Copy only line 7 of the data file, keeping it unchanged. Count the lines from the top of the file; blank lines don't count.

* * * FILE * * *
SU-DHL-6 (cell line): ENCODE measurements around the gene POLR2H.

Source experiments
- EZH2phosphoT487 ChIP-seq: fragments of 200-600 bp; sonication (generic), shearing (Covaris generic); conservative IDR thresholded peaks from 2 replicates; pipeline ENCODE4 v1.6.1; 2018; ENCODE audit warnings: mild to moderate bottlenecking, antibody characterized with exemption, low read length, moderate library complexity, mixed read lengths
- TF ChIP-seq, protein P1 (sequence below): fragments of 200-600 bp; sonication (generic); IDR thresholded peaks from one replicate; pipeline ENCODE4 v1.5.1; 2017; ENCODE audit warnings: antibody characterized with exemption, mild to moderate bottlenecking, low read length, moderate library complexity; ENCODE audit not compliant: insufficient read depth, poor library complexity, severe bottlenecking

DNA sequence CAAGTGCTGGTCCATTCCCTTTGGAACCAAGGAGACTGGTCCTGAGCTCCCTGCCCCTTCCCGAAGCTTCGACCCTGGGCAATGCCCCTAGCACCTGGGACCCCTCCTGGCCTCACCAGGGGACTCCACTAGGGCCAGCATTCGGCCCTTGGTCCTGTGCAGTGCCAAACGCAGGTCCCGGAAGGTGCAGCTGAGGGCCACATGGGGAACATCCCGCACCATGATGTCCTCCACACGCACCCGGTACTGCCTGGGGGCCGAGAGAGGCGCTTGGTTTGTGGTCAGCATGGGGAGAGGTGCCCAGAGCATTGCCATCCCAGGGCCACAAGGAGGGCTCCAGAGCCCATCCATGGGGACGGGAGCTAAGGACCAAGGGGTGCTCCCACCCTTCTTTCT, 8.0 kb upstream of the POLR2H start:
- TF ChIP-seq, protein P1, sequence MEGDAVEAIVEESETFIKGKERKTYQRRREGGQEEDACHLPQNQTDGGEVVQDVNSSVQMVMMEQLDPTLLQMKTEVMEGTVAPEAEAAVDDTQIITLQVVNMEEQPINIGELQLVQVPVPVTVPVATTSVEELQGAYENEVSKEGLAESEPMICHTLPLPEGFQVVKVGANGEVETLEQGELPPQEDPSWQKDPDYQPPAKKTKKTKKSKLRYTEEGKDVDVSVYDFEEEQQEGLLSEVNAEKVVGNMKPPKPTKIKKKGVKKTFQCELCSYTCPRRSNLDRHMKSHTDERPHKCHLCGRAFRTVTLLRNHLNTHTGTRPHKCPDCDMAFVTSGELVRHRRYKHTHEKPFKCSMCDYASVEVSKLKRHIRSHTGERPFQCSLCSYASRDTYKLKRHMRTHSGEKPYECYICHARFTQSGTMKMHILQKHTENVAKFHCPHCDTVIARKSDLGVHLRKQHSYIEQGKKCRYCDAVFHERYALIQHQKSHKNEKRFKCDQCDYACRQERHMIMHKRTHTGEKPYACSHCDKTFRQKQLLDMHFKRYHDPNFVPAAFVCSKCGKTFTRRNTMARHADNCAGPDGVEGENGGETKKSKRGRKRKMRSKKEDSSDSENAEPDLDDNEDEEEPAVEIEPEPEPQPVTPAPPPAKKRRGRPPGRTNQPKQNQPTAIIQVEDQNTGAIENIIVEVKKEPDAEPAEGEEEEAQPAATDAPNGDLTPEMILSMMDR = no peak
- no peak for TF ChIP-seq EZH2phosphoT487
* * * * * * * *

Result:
- no peak for TF ChIP-seq EZH2phosphoT487